Blog Post 6.29.16

We have arrived safely in Nepal! We arrived on Sunday the 26th , we were all so tired after such long flights. Our flight schedule was crazy! We flew from Salt Lake to LA which was only an hour and a half, and we had a 5-hour layover in LA. From LA we flew to Tokyo, the flight was 11.5 hours and it honestly felt like forever considering there was a crying baby that wouldn’t go to sleep. In Tokyo our layover was an hour and a half and then we got back onto the plane and headed for Singapore. The flight from Tokyo to Singapore was a lengthy 8 hours, which wasn’t so bad because basically everyone slept the entire flight. Once we arrived in Singapore we had a 6-hour layover. We arrived at 3am so we had to wait for everything to open, hungout, and  called our parents. From Singapore, we flew to Kathmandu. This last flight was 5 hours and was not too bad. Once we arrived in Kathmandu, we filled out our customs and visa forms and got in line. Once we all got through immigration, we headed for baggage claim. Unfortunately, we had baggage mishaps, but we made it safely to the Happiness Guesthouse as a team. Once we got situated in the hotel we headed for lunch at the Golden Eyes restaurant and we met the translators. After lunch we headed back to the hotel and met in our committees to sort through the Youthlinc duffel bags.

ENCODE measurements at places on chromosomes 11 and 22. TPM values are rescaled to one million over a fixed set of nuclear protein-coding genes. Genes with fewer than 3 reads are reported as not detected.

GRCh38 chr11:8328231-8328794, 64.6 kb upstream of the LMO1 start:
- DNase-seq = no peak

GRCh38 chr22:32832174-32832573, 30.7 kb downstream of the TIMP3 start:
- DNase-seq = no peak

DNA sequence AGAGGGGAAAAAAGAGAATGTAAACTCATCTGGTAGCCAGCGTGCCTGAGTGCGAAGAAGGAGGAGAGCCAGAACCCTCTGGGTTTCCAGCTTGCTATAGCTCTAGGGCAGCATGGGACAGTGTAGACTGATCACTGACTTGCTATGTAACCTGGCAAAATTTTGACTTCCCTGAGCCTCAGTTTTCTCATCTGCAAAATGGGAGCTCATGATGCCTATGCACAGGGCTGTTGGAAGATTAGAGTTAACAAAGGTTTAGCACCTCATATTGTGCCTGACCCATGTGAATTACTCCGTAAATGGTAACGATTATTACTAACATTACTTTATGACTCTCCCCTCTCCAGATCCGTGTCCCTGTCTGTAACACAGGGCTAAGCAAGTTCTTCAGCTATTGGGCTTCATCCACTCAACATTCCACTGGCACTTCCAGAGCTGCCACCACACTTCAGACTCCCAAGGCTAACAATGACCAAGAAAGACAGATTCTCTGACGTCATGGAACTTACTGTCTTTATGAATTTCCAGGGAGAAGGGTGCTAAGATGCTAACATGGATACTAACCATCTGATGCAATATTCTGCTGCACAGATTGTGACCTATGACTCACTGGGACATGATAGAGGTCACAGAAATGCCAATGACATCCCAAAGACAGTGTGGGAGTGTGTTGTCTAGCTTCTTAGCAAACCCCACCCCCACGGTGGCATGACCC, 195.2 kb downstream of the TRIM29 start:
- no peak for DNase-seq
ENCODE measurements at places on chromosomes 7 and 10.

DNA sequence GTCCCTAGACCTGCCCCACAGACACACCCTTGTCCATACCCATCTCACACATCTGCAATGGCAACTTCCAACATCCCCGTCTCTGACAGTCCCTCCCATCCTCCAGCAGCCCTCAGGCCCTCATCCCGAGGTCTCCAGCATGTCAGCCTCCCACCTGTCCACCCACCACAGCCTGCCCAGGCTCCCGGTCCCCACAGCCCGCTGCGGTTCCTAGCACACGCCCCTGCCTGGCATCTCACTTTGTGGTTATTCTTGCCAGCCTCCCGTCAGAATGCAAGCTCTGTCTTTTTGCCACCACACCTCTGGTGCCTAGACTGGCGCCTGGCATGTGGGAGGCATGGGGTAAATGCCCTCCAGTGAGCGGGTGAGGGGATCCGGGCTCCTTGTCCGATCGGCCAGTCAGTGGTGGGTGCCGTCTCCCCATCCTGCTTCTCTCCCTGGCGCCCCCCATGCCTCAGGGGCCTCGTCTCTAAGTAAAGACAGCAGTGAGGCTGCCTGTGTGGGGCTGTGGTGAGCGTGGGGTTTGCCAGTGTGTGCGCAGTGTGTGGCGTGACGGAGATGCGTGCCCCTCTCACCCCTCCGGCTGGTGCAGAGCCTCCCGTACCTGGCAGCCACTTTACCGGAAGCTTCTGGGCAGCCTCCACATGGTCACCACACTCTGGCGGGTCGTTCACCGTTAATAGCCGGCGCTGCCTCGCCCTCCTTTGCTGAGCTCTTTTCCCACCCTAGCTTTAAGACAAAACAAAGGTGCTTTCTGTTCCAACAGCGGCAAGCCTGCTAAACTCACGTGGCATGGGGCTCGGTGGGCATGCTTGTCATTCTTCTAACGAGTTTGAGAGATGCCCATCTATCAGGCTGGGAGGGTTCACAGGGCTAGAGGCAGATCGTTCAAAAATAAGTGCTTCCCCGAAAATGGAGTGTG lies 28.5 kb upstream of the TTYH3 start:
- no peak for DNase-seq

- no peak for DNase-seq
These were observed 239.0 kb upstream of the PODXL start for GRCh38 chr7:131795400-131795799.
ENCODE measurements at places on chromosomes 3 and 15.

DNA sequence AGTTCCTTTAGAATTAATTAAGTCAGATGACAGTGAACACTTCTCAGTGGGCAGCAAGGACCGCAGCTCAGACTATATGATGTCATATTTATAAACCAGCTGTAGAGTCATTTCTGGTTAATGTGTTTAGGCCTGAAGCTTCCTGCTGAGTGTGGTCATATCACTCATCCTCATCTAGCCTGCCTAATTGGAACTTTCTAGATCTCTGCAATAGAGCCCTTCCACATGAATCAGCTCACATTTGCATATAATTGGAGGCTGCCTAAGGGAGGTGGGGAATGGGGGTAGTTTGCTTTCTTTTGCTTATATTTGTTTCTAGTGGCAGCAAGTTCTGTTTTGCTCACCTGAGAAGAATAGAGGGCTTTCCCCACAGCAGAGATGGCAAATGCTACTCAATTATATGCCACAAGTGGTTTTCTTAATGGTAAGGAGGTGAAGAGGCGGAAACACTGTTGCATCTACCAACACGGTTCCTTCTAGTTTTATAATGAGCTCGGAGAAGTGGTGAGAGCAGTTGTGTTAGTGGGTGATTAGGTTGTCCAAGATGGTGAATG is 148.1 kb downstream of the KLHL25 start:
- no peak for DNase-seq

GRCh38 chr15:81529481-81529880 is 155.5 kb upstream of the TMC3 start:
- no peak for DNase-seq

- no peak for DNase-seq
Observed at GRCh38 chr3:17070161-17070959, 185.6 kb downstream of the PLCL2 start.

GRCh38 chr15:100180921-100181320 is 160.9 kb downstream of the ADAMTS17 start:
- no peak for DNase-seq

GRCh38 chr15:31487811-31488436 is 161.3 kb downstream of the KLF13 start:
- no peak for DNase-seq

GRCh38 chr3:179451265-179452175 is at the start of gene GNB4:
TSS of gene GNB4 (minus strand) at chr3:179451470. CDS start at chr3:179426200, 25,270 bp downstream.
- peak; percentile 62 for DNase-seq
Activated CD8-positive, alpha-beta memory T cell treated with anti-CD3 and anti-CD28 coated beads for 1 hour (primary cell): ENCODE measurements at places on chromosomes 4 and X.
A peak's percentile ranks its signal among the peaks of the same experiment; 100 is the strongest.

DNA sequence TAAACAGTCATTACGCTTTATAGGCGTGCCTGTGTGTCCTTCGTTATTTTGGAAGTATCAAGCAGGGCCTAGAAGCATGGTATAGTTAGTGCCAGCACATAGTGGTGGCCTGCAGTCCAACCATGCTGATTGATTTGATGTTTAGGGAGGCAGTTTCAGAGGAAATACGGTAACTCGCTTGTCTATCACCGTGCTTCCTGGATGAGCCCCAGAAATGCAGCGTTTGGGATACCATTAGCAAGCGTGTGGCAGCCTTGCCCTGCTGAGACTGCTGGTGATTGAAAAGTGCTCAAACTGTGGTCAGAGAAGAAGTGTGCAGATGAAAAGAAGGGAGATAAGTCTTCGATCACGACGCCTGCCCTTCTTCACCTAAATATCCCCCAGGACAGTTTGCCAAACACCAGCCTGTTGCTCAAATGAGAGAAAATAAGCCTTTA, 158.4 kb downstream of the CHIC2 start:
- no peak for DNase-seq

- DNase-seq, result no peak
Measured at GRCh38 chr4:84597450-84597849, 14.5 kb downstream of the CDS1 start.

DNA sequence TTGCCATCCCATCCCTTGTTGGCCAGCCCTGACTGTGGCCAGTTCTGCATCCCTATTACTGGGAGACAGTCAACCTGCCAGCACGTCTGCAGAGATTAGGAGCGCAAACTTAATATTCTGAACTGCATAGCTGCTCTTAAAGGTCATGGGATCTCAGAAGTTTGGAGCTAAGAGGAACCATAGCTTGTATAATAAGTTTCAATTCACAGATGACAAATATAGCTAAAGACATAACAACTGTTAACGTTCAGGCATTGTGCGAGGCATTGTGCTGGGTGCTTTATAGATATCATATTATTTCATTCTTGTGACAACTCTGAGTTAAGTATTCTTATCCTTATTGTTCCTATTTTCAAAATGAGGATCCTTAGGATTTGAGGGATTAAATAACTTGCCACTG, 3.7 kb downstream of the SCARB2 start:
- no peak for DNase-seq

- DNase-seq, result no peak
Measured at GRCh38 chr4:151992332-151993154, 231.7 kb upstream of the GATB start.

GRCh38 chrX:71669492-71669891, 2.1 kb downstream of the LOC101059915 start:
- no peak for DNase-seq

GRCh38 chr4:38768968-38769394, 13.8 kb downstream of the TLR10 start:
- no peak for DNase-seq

On the first day in the village, we had opening ceremonies and it was a blast! The kids came out and sang the Nepali National Anthem, and we sang them the Star Spangled Banner. The teenage girls came out and did a beautiful dance and we did the Cha Cha Cha for them. After the opening ceremonies, we had time to meet and play with the kids. The kids were so kind and fun to play with!


After we met with the kids, we broke out into different groups as a team, I was very lucky to go on the first home-visit. The home-visit was truly amazing, the people were so kind to us and they offered us fresh cucumber, left over cake (that was the only thing in their refrigerator), and tea. We visited five different households and each household we visited told us that they didn’t own their own land. They told us that they were required to pay rent for the land and it was impossible for them to buy it, and so they are stuck in this ongoing cycle. One woman told us how thankful she was for us to be there because she knew we are here to help the children and the school in the village, and she feels helpless. After we returned to the school, we found out the first few English lessons were very successful and we have started 3 different construction projects; we are painting the interior and exterior of the school, we are building them a kitchen that requires us to add on a new structure to the school, and we are building them a patio outside of the school.

–Maddie Kwun